Will someone in this room write our generation’s Beebo Brinker or Curious Wine? Which of us might create serial characters as intricate & enduring as Kate Delafield, Jane Lawless or Micky Knight? Who’s working on 2011’s The Swashbuckler, the book that will paint such a vivid portrait of our time that people – 25 years from now – will say, “Yes, that’s exactly how it was back then.” And which of us will produce such a stunning pile of quality work that we become known as the Queen of our genre?
Look around. It could be the writer sitting next to you, or even the aspiring writer in the row behind. Or it could be you.
Over the past year I’ve had a lot of time to think about what I’d like to do next, not just in terms of which book to write, but where I want to go as a writer. I’ve come to the sad realization that one cannot simply decide to pen a classic.
But one can decide – as Voltaire would say – not to let the perfect become the enemy of the good. I believe that while we can’t choose to write great novels, we can – and should – choose to write good ones.
We live in a time where anyone can call herself a published author, and for that matter, a publisher or editor. It goes, then, without saying that such labels are no guarantee of quality. Even if we have the best of the best in our corner, it’s still up to us as writers to be the gatekeepers of our collective body of work.
I hope you’ll indulge me while I drag you back to my [earlier] metaphor, “walking the trail.” Ten years ago this month, I set out on what would be the trip of a lifetime, my personal quest to hike to the top of Africa’s Mt. Kilimanjaro. Like my character in Worth Every Step, I did a lot of research before deciding which route to take. Most trekkers choose the Marangu Route; in fact, it’s generally referred to as the tourist route. It’s the shortest, most direct trail to the summit; it’s relatively wide and straight; and it even has cushy bunkhouses at each of the overnight camps. Not surprisingly, it’s the route of choice for those looking for the quickest way to cross one of the world’s highest peaks off their bucket list. However, it has a very low success rate to the top, because all that speed & ease means your body has less time to acclimate to the altitude.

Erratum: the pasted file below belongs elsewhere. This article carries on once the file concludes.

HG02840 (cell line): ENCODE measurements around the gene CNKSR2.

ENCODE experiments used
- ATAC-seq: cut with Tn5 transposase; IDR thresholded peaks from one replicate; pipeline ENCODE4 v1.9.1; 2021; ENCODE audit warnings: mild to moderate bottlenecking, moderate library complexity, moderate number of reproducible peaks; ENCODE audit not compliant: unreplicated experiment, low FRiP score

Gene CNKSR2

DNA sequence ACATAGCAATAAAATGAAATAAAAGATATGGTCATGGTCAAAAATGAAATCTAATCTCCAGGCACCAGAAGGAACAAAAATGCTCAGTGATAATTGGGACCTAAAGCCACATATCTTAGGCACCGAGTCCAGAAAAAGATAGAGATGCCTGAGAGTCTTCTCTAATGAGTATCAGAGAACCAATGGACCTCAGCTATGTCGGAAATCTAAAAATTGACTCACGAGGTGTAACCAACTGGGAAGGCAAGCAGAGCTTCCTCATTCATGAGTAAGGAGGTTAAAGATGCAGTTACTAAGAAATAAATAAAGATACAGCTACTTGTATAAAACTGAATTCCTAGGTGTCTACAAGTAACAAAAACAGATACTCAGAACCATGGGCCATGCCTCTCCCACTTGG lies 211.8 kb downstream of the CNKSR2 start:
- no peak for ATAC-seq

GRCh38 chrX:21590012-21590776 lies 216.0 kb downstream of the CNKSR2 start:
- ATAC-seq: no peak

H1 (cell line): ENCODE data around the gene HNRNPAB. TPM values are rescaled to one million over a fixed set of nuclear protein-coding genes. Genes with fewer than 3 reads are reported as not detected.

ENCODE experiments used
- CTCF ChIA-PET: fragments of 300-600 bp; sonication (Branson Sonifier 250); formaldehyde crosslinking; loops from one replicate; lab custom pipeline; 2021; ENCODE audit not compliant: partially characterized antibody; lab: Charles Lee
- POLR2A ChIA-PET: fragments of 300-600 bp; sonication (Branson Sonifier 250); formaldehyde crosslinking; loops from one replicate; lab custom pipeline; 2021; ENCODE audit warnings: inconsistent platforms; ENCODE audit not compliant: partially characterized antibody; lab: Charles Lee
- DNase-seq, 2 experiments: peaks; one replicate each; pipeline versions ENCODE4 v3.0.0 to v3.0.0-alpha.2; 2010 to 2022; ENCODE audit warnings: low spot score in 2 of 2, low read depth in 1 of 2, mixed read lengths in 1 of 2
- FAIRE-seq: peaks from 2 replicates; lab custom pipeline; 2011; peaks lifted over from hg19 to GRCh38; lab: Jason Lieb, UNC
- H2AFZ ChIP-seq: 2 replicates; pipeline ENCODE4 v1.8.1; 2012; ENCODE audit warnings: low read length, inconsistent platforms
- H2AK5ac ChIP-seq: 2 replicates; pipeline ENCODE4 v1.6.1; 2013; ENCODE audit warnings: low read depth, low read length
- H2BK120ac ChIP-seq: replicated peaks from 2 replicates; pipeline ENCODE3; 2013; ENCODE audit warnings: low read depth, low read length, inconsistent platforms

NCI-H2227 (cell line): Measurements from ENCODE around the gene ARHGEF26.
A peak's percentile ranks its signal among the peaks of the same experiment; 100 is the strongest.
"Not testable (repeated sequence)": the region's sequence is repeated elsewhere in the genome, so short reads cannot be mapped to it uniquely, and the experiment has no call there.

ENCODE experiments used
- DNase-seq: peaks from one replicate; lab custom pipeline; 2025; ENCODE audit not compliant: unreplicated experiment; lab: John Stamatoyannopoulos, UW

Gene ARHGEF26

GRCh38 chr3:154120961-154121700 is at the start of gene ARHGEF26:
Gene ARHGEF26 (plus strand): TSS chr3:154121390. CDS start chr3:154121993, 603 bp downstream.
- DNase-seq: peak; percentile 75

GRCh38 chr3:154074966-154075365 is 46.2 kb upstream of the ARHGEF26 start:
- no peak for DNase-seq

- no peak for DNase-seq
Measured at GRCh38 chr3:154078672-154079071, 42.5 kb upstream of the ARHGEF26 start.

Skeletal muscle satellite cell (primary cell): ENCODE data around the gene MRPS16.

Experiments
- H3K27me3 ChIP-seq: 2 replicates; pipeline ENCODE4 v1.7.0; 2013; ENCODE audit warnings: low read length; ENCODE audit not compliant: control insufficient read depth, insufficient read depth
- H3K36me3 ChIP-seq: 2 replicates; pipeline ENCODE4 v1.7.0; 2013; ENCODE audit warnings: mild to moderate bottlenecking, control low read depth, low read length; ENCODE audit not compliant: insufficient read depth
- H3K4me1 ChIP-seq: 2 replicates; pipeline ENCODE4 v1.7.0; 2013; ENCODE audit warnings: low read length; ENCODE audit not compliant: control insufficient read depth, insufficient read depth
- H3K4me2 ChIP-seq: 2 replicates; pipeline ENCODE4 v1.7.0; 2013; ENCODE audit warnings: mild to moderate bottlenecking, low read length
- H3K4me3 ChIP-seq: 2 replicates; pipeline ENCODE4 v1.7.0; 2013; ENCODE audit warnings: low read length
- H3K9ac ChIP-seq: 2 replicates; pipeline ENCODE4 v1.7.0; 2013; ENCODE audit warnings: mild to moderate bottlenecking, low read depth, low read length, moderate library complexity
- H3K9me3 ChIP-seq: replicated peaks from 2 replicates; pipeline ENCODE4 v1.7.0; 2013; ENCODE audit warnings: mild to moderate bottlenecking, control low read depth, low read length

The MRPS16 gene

In contrast, Kili’s western routes take two to three days longer, and they’re filled with hardships, like the rocks beneath your sleeping bag, the bitter winds of the Shira Plateau, and the 600-foot Barranco Wall. But if you’re willing to meet these challenges, your chances of reaching the summit are doubled.
Whether you’re climbing mountains or writing books, success is never certain no matter which route you take. But I firmly believe our odds are better when we take the tougher trail.
I’d like to put forward three challenges to the writers and aspiring writers in the room, not as a road map to success, but as a framework for thinking about which books will represent our generation, regardless of who publishes them, or in what format they’re delivered.
Readers, I’m not leaving you out, not by a long shot. It’s ultimately up to you to determine how well we meet these challenges, and I hope you’ll hold us – all of us – to a very high standard.
First, I think we must continually raise the bar on the technical quality of our writing. In preparation for today’s remarks, I began following a number of blogs & lists in order to learn what issues were important to those who make up the lesbian book community. I’ve seen a position put forth, not only by readers, but by reviewers & authors as well – that as long as a story is interesting, things like typos & grammatical errors will be forgiven.
Have we grown so used to poor writing that we’re now willing to overlook it? I hope not. We expect umpires to know the rules of the game; architects to understand structural engineering; and bank tellers to grasp basic mathematics. Shouldn’t readers expect us to master the fundamentals of our craft?
As for the stories … well, we aren’t just writing stories; we’re writing books … books that will be around forever, warts & all. We mustn’t squander our gifts of creativity with poor execution, especially when we have the chance to write a generational book.
The second challenge is to go beyond the basics of spelling, grammar & verb tense to embrace the editing process. Think of it as our program for continuing education. Are you the sort of student that seeks easy instructors who will ask little of you and still give you a good grade? Or do you seek tough taskmasters who will challenge you to work hard in order to be better?